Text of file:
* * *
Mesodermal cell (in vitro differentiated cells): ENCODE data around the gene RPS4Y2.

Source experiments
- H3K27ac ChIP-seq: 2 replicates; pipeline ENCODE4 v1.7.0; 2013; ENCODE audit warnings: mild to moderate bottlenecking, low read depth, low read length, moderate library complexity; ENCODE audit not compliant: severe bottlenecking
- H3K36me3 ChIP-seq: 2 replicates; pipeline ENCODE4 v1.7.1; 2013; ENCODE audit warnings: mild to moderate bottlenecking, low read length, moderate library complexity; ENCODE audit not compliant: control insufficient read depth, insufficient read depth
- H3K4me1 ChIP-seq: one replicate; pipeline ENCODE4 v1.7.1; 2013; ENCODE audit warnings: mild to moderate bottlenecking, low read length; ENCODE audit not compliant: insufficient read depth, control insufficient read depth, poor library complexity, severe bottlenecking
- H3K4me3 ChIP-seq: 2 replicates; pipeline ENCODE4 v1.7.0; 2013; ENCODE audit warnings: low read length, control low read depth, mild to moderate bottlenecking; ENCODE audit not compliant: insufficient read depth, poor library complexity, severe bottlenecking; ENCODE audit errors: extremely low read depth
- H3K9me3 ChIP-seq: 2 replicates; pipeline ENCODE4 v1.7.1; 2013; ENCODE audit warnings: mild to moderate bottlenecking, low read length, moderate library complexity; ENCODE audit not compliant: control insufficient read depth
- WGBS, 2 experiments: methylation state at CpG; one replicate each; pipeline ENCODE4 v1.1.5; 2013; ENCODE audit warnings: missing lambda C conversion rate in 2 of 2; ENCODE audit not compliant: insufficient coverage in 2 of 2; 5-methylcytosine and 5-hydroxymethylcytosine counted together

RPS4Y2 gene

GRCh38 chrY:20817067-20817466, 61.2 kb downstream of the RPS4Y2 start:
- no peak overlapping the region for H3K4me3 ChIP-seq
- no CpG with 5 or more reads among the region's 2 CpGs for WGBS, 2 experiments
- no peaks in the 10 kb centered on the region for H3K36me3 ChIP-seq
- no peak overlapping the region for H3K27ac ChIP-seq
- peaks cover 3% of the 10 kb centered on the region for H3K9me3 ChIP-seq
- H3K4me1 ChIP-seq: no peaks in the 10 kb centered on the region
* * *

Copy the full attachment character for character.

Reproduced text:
Mesodermal cell (in vitro differentiated cells): ENCODE data around the gene RPS4Y2.

Source experiments
- H3K27ac ChIP-seq: 2 replicates; pipeline ENCODE4 v1.7.0; 2013; ENCODE audit warnings: mild to moderate bottlenecking, low read depth, low read length, moderate library complexity; ENCODE audit not compliant: severe bottlenecking
- H3K36me3 ChIP-seq: 2 replicates; pipeline ENCODE4 v1.7.1; 2013; ENCODE audit warnings: mild to moderate bottlenecking, low read length, moderate library complexity; ENCODE audit not compliant: control insufficient read depth, insufficient read depth
- H3K4me1 ChIP-seq: one replicate; pipeline ENCODE4 v1.7.1; 2013; ENCODE audit warnings: mild to moderate bottlenecking, low read length; ENCODE audit not compliant: insufficient read depth, control insufficient read depth, poor library complexity, severe bottlenecking
- H3K4me3 ChIP-seq: 2 replicates; pipeline ENCODE4 v1.7.0; 2013; ENCODE audit warnings: low read length, control low read depth, mild to moderate bottlenecking; ENCODE audit not compliant: insufficient read depth, poor library complexity, severe bottlenecking; ENCODE audit errors: extremely low read depth
- H3K9me3 ChIP-seq: 2 replicates; pipeline ENCODE4 v1.7.1; 2013; ENCODE audit warnings: mild to moderate bottlenecking, low read length, moderate library complexity; ENCODE audit not compliant: control insufficient read depth
- WGBS, 2 experiments: methylation state at CpG; one replicate each; pipeline ENCODE4 v1.1.5; 2013; ENCODE audit warnings: missing lambda C conversion rate in 2 of 2; ENCODE audit not compliant: insufficient coverage in 2 of 2; 5-methylcytosine and 5-hydroxymethylcytosine counted together

RPS4Y2 gene

GRCh38 chrY:20817067-20817466, 61.2 kb downstream of the RPS4Y2 start:
- no peak overlapping the region for H3K4me3 ChIP-seq
- no CpG with 5 or more reads among the region's 2 CpGs for WGBS, 2 experiments
- no peaks in the 10 kb centered on the region for H3K36me3 ChIP-seq
- no peak overlapping the region for H3K27ac ChIP-seq
- peaks cover 3% of the 10 kb centered on the region for H3K9me3 ChIP-seq
- H3K4me1 ChIP-seq: no peaks in the 10 kb centered on the region